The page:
In 1644 Samuel Rutherford’s thesis in his prolific writing, Lex Rex, rejected the divine right of kings and established the proposition based on Scripture that kings are placed in power by God but only through the consent of people, and the incoming king must affirm an oath to validate his obedience to God and to serve the people. Rutherford writes, “No man is born a king, as no man is born a subject; and because the people maketh him king, therefore he is to swear [an oath]…An oath is a religious obligation.” In this statement Reverend Rutherford implies: men are not subjects, therefore they are citizens; no man has a right to be king, only appointed to a position of power by the citizens (that is, at the consent of the governed); and that the appointed king must take an oath, a covenant, to serve God by justly serving His people. “We hold that the covenant is made betwixt the king and the people,” wrote Rutherford, “betwixt mortal men; but they both bind themselves before God to each other.” Rutherford continues, “But, certainly, whoever maketh a covenant with the people, promising to govern them according to God’s word, and upon that condition and these terms.”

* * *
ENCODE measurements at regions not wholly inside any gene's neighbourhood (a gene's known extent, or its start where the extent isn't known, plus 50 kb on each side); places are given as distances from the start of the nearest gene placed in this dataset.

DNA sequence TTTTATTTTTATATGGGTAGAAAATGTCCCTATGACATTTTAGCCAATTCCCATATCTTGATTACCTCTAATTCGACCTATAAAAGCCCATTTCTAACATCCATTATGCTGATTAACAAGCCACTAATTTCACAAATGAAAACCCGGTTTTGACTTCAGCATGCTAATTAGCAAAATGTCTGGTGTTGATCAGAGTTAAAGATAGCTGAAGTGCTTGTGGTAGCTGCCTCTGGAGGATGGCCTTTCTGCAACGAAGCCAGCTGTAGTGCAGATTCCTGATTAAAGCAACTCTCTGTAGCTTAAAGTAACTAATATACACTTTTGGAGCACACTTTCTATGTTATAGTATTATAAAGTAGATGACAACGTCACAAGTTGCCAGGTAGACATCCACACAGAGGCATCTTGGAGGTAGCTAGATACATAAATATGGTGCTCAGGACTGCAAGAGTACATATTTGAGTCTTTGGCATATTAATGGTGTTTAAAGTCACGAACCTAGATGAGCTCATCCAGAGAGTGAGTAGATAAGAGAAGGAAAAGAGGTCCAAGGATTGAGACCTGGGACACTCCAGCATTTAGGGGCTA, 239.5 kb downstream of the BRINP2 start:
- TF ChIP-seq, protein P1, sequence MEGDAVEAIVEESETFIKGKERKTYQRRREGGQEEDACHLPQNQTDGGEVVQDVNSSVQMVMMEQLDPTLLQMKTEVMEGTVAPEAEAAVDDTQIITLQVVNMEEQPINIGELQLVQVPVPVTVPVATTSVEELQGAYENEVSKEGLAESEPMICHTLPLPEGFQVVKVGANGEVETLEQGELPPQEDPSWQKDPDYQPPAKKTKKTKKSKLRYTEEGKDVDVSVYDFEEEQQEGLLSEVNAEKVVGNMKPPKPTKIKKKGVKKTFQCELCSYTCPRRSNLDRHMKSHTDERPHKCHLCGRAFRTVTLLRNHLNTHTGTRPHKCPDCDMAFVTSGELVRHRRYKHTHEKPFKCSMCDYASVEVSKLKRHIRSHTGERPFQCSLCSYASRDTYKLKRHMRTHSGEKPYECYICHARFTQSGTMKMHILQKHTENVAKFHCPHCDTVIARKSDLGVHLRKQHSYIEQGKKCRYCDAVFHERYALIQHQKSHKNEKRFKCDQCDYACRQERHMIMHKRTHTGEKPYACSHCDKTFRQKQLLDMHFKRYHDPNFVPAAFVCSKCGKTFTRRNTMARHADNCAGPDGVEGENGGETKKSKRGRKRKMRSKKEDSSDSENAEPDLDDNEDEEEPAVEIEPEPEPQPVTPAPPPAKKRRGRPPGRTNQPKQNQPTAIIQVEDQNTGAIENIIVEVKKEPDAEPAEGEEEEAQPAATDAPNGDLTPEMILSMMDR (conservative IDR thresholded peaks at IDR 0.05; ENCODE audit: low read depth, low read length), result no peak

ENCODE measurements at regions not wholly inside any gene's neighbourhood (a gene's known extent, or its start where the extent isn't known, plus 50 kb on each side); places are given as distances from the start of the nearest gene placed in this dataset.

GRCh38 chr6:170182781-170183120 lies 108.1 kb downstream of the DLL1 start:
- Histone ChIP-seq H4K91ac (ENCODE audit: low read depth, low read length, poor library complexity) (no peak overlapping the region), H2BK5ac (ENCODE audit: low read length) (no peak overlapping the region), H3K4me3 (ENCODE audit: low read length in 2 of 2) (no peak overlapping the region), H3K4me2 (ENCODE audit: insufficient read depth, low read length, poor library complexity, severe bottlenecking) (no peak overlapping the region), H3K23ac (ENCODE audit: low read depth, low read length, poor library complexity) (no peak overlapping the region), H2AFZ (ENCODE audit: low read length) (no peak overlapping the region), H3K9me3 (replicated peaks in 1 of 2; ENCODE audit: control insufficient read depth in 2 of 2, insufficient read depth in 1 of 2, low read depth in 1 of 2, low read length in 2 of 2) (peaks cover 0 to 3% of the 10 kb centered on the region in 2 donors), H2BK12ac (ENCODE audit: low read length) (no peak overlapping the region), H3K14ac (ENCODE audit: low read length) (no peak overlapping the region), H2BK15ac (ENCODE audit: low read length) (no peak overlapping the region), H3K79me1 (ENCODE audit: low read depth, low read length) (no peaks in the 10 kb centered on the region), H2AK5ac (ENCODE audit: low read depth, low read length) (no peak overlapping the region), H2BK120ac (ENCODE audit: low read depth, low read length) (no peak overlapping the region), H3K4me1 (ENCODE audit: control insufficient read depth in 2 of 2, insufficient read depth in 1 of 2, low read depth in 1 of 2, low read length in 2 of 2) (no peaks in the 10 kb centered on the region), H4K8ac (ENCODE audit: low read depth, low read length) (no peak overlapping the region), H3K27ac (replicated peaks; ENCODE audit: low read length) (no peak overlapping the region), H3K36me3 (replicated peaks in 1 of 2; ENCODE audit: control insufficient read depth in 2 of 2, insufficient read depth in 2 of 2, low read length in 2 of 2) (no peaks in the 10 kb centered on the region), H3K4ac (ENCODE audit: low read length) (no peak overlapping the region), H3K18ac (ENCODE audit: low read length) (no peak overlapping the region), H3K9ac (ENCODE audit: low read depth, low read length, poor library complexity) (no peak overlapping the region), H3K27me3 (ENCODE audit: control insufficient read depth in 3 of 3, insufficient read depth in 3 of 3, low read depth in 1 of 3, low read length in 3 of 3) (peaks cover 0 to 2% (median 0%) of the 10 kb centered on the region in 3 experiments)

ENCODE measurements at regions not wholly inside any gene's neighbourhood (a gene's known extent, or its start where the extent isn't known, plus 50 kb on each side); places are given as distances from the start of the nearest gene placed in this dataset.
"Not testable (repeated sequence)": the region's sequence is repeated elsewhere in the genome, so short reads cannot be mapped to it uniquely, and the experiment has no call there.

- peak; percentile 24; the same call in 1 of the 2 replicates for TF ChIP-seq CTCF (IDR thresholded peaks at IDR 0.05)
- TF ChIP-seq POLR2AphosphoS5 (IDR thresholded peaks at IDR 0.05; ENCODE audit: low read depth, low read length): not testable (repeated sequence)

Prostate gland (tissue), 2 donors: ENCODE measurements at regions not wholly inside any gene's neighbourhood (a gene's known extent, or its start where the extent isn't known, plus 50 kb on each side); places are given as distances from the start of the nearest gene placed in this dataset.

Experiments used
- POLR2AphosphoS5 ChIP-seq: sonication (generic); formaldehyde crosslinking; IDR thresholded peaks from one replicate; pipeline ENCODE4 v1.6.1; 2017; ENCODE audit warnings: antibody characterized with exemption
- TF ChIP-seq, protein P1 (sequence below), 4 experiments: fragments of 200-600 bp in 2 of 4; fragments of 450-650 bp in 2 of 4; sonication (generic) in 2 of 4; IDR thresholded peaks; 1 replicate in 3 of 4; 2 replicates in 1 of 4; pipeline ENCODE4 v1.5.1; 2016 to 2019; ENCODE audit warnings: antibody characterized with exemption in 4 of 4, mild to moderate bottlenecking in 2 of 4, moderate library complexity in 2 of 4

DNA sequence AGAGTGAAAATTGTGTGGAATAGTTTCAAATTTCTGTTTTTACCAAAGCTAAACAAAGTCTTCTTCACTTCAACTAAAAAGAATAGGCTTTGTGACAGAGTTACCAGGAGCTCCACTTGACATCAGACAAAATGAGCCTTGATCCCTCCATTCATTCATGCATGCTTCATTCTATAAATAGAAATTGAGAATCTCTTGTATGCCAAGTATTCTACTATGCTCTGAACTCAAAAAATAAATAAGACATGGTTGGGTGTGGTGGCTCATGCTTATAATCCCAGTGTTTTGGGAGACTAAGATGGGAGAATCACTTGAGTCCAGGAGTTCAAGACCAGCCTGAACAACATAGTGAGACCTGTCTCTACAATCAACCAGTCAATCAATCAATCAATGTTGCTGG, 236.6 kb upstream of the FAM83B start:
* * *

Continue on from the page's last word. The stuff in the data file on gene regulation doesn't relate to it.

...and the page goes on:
Nearly a century later, in 1742 in Massachusetts, Pastor Nathaniel Appleton would repeat the same proclamation of how civil servants must obey the Word of God and His Law when serving in government. Appleton states that
“for the foundation upon which moral duties are put and the principles from which the obedience must flow. He will go into no polices but those warranted by the Word of God. He will take his measures of government from the divine methods and not from the manners of the world. He will follow the way of mankind no further than he sees them following the divine pattern.”